Along these lines, we remark that Ledoux, Nourdin and Peccati [12] recently established the weaker convergence rate via the explicit bound

(9)

where is the relative Fisher information of with respect to the standard normal , and denotes the Stein discrepancy of with respect to , which is defined when a Stein kernel exists (see [12] for definitions). In principle, this has potential to give an explicit bound on the entropy production in terms of by considering . Unfortunately, a Stein kernel may not always exist; even if it does, further relationships between and or would need to be developed to ultimately yield a bound like (3).

Another related line of work in statistical physics considers quantitative bounds on entropy production in the Boltzmann equation (see the review [13] for an overview). The two problems are not the same, but there is a strong analogy between entropy production in the Boltzmann equation and entropy jumps associated to rescaled convolution as can be seen by comparing [14] to [4]. The details of this rich subject are tangential to the present discussion, but we remark that a major milestone in this area was achieved when the entropy production in the Boltzmann equation was bounded from below by an explicit function of (and various norms of ), where models the velocity of a particle in a rarified gas[15, 16]. A key ingredient used to prove this bound was an earlier result by Desvillettes and Villani that controls relative Fisher information via entropy production in the Landau equation:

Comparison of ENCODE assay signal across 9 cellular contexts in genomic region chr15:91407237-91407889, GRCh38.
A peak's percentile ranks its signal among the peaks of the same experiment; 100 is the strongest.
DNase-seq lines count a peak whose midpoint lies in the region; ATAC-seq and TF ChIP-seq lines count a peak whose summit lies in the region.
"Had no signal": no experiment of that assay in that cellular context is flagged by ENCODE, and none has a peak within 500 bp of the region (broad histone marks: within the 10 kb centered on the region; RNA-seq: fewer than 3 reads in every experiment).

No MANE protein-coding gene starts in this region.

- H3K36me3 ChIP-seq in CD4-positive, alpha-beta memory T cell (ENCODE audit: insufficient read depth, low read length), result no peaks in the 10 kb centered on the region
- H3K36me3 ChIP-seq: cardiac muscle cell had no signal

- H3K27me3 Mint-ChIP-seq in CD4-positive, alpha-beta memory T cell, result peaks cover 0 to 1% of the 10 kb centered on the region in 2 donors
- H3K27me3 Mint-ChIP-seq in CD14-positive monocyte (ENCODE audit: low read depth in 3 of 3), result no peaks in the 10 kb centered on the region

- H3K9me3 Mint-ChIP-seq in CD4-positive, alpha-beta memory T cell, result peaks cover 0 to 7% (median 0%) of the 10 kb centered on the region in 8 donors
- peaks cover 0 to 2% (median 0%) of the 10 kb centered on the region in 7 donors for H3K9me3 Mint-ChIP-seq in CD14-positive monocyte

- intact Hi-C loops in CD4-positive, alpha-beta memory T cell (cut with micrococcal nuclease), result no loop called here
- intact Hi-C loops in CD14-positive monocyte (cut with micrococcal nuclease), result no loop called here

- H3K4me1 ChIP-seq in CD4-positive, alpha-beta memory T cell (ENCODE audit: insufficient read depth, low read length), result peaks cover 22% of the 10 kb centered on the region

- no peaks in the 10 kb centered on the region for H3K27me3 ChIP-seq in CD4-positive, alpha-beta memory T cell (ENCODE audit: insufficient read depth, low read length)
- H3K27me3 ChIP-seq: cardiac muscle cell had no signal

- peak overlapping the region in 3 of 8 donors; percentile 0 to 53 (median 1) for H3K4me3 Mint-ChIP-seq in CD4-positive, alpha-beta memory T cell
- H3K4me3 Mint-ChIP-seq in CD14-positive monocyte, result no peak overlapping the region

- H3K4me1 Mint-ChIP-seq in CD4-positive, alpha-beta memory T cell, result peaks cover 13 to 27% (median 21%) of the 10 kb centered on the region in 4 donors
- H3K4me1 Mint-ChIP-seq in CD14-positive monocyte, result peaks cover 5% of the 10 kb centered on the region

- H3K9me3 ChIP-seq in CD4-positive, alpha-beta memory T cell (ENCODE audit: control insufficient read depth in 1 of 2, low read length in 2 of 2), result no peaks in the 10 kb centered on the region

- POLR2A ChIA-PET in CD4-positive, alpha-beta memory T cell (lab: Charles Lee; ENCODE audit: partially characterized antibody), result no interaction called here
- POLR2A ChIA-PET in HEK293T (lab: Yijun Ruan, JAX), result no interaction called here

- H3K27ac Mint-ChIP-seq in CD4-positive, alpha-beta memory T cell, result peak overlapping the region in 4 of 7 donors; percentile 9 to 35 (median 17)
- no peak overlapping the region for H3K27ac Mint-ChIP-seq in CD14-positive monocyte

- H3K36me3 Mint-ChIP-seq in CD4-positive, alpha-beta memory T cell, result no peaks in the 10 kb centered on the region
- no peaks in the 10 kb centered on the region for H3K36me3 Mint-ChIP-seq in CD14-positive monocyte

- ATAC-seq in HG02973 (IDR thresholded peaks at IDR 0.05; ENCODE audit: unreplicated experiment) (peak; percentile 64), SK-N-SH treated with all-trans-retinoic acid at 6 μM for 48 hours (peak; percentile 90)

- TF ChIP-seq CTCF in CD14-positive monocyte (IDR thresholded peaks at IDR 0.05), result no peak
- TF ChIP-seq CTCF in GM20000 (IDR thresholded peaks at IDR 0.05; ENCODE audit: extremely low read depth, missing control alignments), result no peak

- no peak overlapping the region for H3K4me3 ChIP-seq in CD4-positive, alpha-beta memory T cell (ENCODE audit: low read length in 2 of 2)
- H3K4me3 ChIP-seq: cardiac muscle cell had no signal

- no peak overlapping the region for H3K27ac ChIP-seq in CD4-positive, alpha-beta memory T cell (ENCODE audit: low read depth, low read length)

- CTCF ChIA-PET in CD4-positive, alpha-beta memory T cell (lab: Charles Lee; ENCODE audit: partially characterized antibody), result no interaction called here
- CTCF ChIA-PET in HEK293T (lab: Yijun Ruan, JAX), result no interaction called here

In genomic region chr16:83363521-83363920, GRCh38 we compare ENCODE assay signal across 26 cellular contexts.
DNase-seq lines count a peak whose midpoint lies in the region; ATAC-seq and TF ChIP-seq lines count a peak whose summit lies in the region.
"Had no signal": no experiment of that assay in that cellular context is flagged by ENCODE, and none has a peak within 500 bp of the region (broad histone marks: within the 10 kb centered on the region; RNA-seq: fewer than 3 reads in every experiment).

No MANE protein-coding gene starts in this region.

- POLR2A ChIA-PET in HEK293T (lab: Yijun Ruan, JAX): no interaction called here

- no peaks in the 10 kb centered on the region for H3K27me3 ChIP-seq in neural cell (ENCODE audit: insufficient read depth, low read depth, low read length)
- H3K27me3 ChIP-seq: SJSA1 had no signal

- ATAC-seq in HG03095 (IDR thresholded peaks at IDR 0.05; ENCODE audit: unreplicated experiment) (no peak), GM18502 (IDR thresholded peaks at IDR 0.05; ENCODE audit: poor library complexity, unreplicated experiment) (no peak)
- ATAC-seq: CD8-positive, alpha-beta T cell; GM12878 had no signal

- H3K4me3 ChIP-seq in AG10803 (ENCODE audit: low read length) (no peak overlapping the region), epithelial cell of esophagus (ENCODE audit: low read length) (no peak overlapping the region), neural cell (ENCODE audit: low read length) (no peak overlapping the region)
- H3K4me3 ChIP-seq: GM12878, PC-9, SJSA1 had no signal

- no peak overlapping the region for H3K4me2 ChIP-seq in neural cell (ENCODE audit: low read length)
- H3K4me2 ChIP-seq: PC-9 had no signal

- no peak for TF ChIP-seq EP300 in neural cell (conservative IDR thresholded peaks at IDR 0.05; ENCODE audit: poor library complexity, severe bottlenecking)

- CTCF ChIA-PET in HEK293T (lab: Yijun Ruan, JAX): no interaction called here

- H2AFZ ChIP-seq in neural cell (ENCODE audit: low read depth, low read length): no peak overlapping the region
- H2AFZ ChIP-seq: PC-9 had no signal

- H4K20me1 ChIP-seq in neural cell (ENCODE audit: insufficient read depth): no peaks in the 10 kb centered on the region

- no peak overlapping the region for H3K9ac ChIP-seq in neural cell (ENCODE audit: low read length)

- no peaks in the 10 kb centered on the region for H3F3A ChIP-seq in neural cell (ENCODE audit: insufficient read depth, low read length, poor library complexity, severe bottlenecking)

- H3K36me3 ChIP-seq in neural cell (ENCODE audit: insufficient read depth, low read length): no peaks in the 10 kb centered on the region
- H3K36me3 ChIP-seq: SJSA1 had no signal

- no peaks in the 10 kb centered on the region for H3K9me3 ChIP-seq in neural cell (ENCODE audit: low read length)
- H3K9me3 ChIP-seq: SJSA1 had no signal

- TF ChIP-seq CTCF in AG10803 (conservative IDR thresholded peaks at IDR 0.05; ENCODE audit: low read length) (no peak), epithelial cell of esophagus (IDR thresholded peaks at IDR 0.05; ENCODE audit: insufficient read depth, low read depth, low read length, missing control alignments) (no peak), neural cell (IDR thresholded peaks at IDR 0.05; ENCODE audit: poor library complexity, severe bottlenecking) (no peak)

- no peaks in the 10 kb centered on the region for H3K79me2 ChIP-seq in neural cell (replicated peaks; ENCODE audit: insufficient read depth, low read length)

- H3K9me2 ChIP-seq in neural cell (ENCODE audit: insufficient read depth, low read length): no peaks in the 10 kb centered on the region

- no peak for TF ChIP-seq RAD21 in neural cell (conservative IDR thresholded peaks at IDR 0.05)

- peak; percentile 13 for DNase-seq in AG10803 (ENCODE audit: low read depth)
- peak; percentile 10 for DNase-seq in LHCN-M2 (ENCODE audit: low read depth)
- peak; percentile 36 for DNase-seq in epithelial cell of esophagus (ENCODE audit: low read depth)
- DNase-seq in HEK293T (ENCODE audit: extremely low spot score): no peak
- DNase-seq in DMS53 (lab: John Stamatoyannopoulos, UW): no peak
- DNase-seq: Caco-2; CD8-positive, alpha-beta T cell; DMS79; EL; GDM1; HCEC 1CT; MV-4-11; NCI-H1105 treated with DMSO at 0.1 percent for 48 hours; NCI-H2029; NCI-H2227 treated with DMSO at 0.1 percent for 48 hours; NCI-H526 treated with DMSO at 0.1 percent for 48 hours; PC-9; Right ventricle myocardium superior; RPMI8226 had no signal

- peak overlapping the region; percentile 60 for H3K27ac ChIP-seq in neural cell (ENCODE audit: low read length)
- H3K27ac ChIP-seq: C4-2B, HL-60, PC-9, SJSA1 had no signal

Lemma 1.

[17] Let be a random vector on , satisfying and having density . Then,

(10)

where is the minimum eigenvalue of the covariance matrix associated to , and is the orthogonal projection onto the subspace orthogonal to .